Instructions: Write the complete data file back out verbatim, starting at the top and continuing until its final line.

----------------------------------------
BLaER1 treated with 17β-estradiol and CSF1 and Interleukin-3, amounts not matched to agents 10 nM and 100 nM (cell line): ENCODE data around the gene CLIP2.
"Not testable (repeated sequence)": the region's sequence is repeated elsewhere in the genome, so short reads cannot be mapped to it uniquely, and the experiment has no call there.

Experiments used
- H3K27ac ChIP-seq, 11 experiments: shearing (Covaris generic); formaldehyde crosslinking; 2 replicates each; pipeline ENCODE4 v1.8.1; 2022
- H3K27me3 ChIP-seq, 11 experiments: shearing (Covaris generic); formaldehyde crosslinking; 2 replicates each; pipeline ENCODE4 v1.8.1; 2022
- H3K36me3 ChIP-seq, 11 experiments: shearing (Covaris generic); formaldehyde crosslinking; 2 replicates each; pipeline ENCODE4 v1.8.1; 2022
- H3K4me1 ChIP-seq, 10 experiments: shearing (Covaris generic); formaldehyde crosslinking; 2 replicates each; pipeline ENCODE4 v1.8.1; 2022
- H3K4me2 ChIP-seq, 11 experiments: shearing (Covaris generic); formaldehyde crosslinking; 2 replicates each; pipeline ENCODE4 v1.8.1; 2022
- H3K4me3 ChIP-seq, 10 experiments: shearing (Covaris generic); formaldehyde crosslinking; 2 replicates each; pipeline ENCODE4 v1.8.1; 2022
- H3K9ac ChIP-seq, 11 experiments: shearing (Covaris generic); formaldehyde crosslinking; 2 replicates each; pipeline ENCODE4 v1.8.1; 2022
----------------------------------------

BLaER1 treated with 17β-estradiol and CSF1 and Interleukin-3, amounts not matched to agents 10 nM and 100 nM (cell line): ENCODE data around the gene CLIP2.
"Not testable (repeated sequence)": the region's sequence is repeated elsewhere in the genome, so short reads cannot be mapped to it uniquely, and the experiment has no call there.

Experiments used
- H3K27ac ChIP-seq, 11 experiments: shearing (Covaris generic); formaldehyde crosslinking; 2 replicates each; pipeline ENCODE4 v1.8.1; 2022
- H3K27me3 ChIP-seq, 11 experiments: shearing (Covaris generic); formaldehyde crosslinking; 2 replicates each; pipeline ENCODE4 v1.8.1; 2022
- H3K36me3 ChIP-seq, 11 experiments: shearing (Covaris generic); formaldehyde crosslinking; 2 replicates each; pipeline ENCODE4 v1.8.1; 2022
- H3K4me1 ChIP-seq, 10 experiments: shearing (Covaris generic); formaldehyde crosslinking; 2 replicates each; pipeline ENCODE4 v1.8.1; 2022
- H3K4me2 ChIP-seq, 11 experiments: shearing (Covaris generic); formaldehyde crosslinking; 2 replicates each; pipeline ENCODE4 v1.8.1; 2022
- H3K4me3 ChIP-seq, 10 experiments: shearing (Covaris generic); formaldehyde crosslinking; 2 replicates each; pipeline ENCODE4 v1.8.1; 2022
- H3K9ac ChIP-seq, 11 experiments: shearing (Covaris generic); formaldehyde crosslinking; 2 replicates each; pipeline ENCODE4 v1.8.1; 2022